jump to navigation

Copy and Patse …. October 6, 2011

Posted by irishelectionliterature in Uncategorized.

Earlier this year UK Independent Journalist Johann Hari was exposed for plagiarism. Now it appears that such practices have reached our shores.

Former UUP man Steven King writes a column for the Examiner and appears to be writing an awful lot that is very similar in content to Spiked Onlines Brendan O’Neills musings.

More on it here at BrianWhelan.net

You’d wonder how prevalent the practice is?

On a slightly related note, my wife is a secondary teacher. Regularly as corrections are being done in the evening, I’d be dispatched to the computer with a students essay  to find if it was their own work or not. More often than not its copied straight from cyberspace with no effort even put to using a Thesaurus to change a word here or there. There is of course a certain satisfaction in playing essay detective and solving the crime of plagiarism by a student, a ‘gothcha!’ moment.

King though is far from a secondary school student …..


1. Chet Carter - October 6, 2011

So the Irish Examiner is now following the Revolutionary Communist Party line? Shocked and stunned.


EWI - October 6, 2011

What exactly is the Spiked line on De Nort? I’m wondering whether the connection here is the general reactionary-rightwing tone or something deeper.


Monty Mole - October 6, 2011

Republican. Critical of SF but not supporting dissidents.


WorldbyStorm - October 6, 2011

Yeah, it’s a real old oddity of Spiked/RCP… a remarkable identification with PIRA that survived other shifts of theirs


2. LeftAtTheCross - October 6, 2011

In fairness I will admit to cogging the odd section from an encyclopedia myself for the occasional leaving cert’ history essay, or at least leaning heavily upon it. It wasn’t so easy to check for plagarism back in the day before the internet.

TBH, I know this has come up before, but the very possibility of a simple cut & paste in the educational context does raise the question of relevance to the material being taught and the method by which it is taught and learned, or at least its relevance to the bulk of students who will not go on in later life to use the critical and literary skills that are associated with reviewing / analysing say a piece of prose or an essay on some historical event or process.

Nothing to do with what you’re getting at in your piece of course…


3. D_D - October 6, 2011

Brian Trench has written on plagiarism:

Trench Warfare: Crackdown on Plagiarism, (editor), Harper, 2002.


4. Crocodile - October 6, 2011

A friend who teaches in America tells me that fighting plagiarism takes up a serious amount of her time: some colleges there have full-time anti-plagiarism staff. At the high school where my friend teaches, the only offence incurring automatic expulsion – apart from drug dealing – is a second offence of plagiarism. The father of a girl whose ‘work’ was 99% identical to her ‘source’ still took the school to court, claiming coincidence. Brass necks are not indigenous to this country.
And, of course, we’re proposing turning a large share of our second-level assessment into ‘course work’ and ‘portfolios’ aka ‘downloading’. Expect a bit of grade inflation then.


5. Ramzi Nohra - October 6, 2011

I dont think I’ve ever seen Brendan O’neill and Steven King in the same room at the same time..


6. Feadog - October 6, 2011

My wife is a Primary teacher and often despatches me to the computer with student essays. More often than not they are copied straight from the internet. There is a satisfaction in playing essay detective and solving the crime of plagiarism by a student. Disgraceful.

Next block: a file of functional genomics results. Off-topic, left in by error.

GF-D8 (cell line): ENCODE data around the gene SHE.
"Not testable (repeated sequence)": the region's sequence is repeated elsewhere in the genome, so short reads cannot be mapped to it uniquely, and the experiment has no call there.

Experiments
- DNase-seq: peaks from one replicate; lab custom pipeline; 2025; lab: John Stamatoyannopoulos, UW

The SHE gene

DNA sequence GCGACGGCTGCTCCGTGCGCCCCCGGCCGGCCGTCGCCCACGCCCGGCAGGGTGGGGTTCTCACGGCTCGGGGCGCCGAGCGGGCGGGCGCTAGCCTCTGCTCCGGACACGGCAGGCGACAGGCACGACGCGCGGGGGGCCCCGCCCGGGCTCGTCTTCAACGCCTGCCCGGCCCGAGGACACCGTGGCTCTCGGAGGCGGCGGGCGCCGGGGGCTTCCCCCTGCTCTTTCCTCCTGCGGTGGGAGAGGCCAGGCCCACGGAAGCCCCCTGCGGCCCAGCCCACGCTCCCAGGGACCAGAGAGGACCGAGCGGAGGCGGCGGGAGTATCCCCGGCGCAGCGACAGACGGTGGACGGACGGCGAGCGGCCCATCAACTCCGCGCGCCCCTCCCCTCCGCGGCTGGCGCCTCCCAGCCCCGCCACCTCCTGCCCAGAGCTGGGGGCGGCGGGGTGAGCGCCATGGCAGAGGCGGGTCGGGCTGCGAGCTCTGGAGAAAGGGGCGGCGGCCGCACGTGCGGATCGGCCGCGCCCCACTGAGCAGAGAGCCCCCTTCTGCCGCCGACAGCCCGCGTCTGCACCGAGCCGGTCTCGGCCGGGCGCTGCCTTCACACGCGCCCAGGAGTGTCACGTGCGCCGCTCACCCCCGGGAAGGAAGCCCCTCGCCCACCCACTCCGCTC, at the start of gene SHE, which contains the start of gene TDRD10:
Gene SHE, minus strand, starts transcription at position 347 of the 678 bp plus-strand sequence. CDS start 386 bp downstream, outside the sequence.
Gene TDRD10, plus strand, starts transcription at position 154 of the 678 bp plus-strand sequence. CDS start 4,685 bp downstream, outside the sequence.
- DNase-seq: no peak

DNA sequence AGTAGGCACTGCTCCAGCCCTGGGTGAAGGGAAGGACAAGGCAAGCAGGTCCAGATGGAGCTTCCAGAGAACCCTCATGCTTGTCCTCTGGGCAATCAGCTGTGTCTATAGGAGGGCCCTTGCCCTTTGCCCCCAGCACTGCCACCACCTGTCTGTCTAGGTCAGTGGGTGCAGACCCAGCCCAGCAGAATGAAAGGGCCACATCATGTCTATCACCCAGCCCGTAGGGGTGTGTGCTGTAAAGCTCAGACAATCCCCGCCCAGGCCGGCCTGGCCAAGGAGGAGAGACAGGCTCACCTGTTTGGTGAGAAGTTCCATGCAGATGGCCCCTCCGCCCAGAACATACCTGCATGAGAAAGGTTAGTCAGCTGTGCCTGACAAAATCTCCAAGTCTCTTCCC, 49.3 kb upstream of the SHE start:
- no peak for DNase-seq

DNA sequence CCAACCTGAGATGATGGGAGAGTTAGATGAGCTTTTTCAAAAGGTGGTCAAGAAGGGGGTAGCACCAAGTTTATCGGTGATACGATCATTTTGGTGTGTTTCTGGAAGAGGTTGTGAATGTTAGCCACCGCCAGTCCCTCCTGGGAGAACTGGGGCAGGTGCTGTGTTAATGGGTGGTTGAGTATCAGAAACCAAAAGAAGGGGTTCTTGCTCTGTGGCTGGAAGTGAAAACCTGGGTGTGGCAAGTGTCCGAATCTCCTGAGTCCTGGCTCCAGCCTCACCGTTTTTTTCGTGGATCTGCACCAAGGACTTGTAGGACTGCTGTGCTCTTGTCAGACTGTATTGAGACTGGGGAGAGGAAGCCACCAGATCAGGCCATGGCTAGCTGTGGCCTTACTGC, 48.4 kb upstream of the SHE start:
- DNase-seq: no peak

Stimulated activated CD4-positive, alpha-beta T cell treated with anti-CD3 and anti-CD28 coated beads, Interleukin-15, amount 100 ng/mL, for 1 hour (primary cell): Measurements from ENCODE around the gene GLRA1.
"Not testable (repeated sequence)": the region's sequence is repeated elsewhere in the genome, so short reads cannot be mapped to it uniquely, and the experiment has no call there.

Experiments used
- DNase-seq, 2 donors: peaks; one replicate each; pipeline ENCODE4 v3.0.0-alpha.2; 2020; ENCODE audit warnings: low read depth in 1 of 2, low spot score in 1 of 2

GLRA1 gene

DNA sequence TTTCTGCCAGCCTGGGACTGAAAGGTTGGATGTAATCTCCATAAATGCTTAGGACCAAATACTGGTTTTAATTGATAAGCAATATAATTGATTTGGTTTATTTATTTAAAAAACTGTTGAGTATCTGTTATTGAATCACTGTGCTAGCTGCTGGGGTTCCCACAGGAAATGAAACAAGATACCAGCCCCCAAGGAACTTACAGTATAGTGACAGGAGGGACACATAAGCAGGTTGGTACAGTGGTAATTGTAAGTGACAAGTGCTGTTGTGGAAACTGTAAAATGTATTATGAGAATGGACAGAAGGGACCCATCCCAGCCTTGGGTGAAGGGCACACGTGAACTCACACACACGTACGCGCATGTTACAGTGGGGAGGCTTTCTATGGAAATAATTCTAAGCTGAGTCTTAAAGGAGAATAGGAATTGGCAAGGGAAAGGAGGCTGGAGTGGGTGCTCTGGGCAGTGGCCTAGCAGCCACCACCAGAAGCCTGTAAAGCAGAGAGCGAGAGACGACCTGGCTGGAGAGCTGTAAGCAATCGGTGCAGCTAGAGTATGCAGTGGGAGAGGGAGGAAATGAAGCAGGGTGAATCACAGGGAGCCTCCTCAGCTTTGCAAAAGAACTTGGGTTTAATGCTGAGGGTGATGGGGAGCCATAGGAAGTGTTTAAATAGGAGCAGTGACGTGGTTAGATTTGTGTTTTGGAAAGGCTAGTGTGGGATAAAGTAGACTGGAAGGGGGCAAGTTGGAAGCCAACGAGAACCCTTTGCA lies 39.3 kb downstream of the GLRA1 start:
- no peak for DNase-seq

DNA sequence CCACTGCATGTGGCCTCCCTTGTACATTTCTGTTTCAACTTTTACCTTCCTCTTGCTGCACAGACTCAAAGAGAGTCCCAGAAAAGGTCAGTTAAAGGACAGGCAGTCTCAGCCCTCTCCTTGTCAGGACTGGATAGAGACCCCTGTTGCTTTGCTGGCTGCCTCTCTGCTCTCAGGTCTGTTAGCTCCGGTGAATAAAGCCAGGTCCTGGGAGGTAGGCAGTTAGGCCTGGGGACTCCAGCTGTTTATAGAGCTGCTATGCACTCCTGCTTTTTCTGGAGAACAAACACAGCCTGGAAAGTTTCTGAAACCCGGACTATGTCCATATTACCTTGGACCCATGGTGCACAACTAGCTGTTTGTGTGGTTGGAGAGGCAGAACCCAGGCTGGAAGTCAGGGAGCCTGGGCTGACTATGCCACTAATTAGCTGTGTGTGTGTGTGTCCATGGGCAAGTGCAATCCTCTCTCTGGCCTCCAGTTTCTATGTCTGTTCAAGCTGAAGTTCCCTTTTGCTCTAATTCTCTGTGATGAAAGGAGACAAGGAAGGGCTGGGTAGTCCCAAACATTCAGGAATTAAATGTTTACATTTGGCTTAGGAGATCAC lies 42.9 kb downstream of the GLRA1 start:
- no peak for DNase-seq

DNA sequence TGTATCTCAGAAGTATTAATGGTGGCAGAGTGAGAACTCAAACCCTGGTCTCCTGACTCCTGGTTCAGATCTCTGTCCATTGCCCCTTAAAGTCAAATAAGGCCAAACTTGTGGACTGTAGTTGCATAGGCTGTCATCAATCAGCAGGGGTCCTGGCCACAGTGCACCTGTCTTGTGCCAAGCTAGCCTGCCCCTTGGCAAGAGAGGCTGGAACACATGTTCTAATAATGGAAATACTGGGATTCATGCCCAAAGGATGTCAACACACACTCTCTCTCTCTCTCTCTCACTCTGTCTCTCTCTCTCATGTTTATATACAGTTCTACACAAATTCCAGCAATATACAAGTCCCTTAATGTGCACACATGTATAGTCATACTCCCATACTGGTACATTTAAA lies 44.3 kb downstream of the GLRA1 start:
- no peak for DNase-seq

7. Mark P - October 6, 2011

It will be interesting to see the fallout from this. Harry Browne has been doing some more googling of King’s columns and posting about it on twitter. The Examiner have announced that they are taking the issue very seriously, are awaiting a response from King and will take a swift decision.

King, of course, isn’t just an opinion columnist, but someone with a pretty substantial record and involvement in unionist politics.


8. Pidge - October 6, 2011

Comment Removed as requested (IEL)


Mark P - October 6, 2011

In all fairness, I don’t think it’s a great idea to throw that sort of allegation around about named individuals unless you can and do document it.


Pidge - October 7, 2011

Fair point. If a mod could delete the comment, I’d appreciate it. I had an ancient blog post about it a while ago, on a now-deleted blog. I’ll have a look around for one now.


smiffy - October 6, 2011

Interesting (although mark p makes a fair point). A key difference, though, is that King is a relatively serious guy, whereas the other fella …


9. Chet Carter - October 6, 2011

… and to be fair it often seems that many of the Sindo journalists are just recycling articles from Melanie Philips and Richard Littlejohn that they read in the Mail the previous week.


crocodile - October 6, 2011

At the Sindo they recycle the handout they are given at the editorial conference.


10. FergusD - October 6, 2011

Don’t most journos recycle the same old shite they heard somewhere? Get it from blogs and wikipedia mostly.

It is true some students do this too, in the UK we use Turnitin to find it. A minority do it, but I suppose the temptation can be great as it is so easy.


11. Jim Monaghan - October 6, 2011

I was asked to sit the College of Surgeons entry exam many moons ago. I refused.
It is a huge problem. That is why I am for exams. It is a quality controll test that it was you that did the work.I am, also, wary of continous assessment. “Was it you, or your nice parents.”


Chet Carter - October 6, 2011

Careful Jim, you’ll be calling for academic selection and the return of Grammar schools next.


12. WorldbyStorm - October 6, 2011

I’ve got to be honest. I found the last four years I was worn down by the amount of copy and paste in third level in essays that I read. And it was completely unartfully done – no effort to disguise it. It got to the point where I could tell you immediately if something in an essay was lifted from a wiki page about individual x or topic y.

And where it wasn’t lifted from wiki it was easy by googling to hunt down the source. What amused me, sort of, was the idea that I was such a chump that I couldn’t suss the change in language between their own work and that lifted from elsewhere.